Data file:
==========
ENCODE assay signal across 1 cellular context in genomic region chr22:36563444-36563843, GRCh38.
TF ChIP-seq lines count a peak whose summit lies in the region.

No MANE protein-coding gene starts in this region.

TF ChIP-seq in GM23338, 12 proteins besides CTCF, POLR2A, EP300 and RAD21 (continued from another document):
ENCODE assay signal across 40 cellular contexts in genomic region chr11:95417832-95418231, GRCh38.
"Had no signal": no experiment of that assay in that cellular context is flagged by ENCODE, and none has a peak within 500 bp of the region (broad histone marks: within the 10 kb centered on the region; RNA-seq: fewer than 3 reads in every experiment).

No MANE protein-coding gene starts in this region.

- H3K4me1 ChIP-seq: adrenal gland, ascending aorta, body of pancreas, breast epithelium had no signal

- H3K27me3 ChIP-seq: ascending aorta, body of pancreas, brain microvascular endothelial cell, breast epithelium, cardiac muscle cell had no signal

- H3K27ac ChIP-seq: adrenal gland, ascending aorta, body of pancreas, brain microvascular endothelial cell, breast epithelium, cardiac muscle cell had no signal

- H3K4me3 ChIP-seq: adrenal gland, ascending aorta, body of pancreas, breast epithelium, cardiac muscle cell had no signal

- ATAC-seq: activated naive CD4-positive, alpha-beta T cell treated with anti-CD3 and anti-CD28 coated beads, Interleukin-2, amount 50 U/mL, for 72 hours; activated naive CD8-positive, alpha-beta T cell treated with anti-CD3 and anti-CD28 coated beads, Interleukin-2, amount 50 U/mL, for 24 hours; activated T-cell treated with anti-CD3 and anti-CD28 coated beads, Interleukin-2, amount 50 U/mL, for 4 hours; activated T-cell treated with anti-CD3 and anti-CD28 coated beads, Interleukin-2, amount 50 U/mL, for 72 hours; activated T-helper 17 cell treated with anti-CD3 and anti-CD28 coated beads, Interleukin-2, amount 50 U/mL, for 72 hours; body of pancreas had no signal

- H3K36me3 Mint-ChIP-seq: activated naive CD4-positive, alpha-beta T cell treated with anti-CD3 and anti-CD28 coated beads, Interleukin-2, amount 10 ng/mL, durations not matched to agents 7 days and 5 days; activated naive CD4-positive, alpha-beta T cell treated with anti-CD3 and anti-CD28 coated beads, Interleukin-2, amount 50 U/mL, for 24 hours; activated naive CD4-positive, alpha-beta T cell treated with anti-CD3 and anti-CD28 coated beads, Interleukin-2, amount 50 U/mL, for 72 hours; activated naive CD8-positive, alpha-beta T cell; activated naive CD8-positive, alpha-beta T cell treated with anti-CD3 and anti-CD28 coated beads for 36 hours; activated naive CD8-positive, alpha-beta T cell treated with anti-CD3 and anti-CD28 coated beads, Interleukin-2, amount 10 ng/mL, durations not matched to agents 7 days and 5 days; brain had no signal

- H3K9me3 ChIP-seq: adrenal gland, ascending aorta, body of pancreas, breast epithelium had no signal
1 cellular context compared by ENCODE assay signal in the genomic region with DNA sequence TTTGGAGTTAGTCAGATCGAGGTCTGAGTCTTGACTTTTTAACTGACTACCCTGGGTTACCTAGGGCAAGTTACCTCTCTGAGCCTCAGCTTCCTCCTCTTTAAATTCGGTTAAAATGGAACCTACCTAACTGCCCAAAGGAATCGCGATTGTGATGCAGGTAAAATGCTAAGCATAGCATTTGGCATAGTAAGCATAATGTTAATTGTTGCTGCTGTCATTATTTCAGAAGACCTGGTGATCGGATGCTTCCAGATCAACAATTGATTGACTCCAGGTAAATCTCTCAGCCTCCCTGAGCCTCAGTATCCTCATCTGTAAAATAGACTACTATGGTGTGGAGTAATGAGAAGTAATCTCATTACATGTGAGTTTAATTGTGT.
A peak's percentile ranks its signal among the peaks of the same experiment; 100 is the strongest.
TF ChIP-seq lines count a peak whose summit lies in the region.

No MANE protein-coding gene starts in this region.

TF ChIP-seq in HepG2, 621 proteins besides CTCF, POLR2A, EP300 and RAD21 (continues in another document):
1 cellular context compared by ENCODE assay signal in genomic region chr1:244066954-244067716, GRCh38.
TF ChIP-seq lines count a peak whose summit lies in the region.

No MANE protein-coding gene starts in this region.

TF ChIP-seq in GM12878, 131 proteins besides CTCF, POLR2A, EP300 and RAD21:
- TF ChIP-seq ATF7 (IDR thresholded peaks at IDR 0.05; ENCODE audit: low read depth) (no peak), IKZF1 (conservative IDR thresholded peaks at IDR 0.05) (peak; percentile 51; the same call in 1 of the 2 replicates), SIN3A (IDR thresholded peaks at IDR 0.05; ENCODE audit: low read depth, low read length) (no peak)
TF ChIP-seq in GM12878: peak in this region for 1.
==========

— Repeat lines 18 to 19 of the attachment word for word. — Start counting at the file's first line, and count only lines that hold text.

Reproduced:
No MANE protein-coding gene starts in this region.

TF ChIP-seq in HepG2, 621 proteins besides CTCF, POLR2A, EP300 and RAD21 (continues in another document):